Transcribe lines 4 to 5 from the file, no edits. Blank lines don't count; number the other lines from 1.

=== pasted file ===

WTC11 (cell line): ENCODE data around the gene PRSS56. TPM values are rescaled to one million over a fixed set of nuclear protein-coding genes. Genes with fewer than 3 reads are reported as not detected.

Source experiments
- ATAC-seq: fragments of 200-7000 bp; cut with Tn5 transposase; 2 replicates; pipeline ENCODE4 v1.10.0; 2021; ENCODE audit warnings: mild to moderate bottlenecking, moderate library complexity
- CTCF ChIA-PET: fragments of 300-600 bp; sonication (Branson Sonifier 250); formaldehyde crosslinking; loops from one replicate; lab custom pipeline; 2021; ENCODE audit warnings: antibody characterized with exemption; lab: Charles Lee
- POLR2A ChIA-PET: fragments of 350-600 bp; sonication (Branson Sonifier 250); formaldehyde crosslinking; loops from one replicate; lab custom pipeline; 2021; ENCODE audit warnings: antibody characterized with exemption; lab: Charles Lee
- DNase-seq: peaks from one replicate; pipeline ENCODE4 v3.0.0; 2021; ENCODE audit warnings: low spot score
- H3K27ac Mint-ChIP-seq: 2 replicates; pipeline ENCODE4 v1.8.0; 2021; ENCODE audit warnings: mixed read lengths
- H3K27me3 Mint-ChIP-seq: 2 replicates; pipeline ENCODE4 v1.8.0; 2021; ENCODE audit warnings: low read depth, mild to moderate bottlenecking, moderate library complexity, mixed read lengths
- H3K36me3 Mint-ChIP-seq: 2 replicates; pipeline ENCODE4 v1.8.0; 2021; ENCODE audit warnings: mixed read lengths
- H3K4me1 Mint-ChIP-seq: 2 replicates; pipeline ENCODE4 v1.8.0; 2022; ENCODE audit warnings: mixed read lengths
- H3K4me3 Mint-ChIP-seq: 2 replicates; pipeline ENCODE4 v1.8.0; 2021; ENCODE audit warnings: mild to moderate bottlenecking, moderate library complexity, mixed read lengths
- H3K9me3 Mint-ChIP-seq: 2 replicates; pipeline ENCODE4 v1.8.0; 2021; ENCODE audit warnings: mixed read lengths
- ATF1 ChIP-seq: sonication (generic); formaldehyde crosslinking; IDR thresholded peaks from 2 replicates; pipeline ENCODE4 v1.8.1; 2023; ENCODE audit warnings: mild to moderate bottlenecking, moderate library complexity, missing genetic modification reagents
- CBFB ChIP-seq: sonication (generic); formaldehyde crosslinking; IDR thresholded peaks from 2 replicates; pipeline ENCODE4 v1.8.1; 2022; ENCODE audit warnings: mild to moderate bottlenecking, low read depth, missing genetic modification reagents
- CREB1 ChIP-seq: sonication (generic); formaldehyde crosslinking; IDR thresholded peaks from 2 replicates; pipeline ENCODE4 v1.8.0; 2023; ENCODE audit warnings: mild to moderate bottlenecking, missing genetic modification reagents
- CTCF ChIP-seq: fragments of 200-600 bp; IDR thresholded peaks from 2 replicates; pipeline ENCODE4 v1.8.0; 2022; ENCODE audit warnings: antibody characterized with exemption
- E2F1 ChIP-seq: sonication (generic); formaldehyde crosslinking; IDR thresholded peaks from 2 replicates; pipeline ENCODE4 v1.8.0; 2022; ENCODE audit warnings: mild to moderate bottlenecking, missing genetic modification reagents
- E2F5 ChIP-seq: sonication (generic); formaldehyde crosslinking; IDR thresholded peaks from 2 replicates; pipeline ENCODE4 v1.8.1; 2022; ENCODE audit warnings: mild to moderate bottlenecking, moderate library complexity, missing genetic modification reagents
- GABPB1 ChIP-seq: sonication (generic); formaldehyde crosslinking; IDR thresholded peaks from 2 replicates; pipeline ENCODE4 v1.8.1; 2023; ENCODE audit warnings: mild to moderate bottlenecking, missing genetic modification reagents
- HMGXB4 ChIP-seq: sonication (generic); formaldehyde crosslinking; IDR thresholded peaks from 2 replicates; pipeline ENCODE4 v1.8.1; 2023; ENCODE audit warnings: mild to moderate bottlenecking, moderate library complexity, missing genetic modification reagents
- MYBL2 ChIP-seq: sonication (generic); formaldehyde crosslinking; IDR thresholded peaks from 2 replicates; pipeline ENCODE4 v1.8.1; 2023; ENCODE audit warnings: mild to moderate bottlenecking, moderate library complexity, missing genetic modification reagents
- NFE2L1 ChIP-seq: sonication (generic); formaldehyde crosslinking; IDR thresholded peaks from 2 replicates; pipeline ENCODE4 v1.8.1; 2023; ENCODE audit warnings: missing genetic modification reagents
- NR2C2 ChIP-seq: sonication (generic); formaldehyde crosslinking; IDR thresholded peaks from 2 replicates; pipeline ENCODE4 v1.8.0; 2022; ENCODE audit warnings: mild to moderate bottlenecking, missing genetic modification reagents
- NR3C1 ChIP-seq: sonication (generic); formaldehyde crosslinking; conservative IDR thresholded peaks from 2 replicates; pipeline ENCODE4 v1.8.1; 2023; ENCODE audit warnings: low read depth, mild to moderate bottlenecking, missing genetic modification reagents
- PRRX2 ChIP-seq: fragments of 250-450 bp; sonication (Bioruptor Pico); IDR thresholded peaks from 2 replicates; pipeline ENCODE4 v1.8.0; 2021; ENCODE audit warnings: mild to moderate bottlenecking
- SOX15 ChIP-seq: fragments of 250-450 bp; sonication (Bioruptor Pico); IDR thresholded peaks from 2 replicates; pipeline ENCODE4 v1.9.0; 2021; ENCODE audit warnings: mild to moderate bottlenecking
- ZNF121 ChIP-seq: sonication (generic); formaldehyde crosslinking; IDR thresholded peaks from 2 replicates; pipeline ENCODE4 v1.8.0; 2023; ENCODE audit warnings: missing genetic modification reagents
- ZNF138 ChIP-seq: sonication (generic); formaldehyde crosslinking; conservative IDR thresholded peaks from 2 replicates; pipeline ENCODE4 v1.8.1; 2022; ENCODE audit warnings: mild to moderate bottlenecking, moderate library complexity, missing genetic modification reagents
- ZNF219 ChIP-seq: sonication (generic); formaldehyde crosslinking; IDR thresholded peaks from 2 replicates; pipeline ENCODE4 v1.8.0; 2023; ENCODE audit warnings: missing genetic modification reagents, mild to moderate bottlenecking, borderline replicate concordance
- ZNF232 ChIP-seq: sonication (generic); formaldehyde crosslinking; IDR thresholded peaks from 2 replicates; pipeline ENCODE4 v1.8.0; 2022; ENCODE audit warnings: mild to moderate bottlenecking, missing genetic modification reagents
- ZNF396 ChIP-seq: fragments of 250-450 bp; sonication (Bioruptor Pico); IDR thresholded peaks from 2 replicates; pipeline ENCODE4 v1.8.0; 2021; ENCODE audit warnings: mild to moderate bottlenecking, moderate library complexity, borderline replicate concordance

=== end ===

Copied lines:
- CTCF ChIA-PET: fragments of 300-600 bp; sonication (Branson Sonifier 250); formaldehyde crosslinking; loops from one replicate; lab custom pipeline; 2021; ENCODE audit warnings: antibody characterized with exemption; lab: Charles Lee
- POLR2A ChIA-PET: fragments of 350-600 bp; sonication (Branson Sonifier 250); formaldehyde crosslinking; loops from one replicate; lab custom pipeline; 2021; ENCODE audit warnings: antibody characterized with exemption; lab: Charles Lee